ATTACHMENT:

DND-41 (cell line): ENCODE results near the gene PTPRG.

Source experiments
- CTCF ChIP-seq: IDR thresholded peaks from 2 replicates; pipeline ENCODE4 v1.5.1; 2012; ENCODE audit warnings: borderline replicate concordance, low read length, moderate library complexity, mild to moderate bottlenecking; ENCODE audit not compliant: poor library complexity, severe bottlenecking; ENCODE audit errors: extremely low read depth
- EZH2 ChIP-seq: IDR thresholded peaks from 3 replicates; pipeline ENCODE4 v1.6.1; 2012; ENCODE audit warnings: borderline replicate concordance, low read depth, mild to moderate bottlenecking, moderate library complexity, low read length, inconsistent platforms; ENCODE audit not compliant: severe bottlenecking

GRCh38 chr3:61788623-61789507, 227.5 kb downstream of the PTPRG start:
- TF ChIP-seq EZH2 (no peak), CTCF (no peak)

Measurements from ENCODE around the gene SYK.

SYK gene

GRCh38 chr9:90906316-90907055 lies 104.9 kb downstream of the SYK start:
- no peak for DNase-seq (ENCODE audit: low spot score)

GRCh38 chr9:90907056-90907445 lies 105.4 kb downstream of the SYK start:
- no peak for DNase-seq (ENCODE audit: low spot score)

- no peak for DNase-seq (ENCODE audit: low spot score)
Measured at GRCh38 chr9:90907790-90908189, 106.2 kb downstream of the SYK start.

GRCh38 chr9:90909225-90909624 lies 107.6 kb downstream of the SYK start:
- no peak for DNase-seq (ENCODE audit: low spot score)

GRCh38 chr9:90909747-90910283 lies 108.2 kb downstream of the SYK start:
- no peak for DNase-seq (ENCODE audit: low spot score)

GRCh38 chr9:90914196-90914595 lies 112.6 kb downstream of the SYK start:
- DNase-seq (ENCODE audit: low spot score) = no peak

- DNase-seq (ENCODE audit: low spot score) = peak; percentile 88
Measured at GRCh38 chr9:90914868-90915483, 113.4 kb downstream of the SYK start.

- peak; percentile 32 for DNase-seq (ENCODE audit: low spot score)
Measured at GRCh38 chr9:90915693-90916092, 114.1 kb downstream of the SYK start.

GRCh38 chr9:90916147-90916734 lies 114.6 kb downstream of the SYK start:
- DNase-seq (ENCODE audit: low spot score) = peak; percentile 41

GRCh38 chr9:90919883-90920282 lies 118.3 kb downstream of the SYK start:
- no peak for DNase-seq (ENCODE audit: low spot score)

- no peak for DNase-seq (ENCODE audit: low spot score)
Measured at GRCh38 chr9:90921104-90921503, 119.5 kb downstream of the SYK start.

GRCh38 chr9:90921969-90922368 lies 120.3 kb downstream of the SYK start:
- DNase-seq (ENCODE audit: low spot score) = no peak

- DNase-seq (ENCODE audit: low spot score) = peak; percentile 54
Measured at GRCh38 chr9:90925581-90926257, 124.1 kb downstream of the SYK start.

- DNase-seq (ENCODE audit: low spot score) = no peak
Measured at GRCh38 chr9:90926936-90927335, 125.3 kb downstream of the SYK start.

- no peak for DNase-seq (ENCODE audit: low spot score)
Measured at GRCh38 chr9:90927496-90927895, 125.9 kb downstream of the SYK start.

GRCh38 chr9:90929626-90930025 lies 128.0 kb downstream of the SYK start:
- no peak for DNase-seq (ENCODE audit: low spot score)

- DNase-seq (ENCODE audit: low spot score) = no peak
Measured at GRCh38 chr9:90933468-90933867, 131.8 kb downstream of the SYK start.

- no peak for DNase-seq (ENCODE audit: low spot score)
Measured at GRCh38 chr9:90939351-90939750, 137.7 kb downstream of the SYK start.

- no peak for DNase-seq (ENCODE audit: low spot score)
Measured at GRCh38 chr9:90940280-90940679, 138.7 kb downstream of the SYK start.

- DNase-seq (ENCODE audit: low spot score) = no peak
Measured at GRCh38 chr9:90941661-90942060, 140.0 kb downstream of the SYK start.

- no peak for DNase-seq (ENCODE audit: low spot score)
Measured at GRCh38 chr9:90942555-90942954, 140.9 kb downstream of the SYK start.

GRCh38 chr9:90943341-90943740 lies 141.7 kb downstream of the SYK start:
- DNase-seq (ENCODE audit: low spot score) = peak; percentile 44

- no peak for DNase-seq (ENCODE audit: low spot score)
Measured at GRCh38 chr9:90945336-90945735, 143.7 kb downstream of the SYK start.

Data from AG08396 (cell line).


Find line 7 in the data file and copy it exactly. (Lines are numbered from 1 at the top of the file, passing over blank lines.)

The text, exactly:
Measurements from ENCODE around the gene SYK.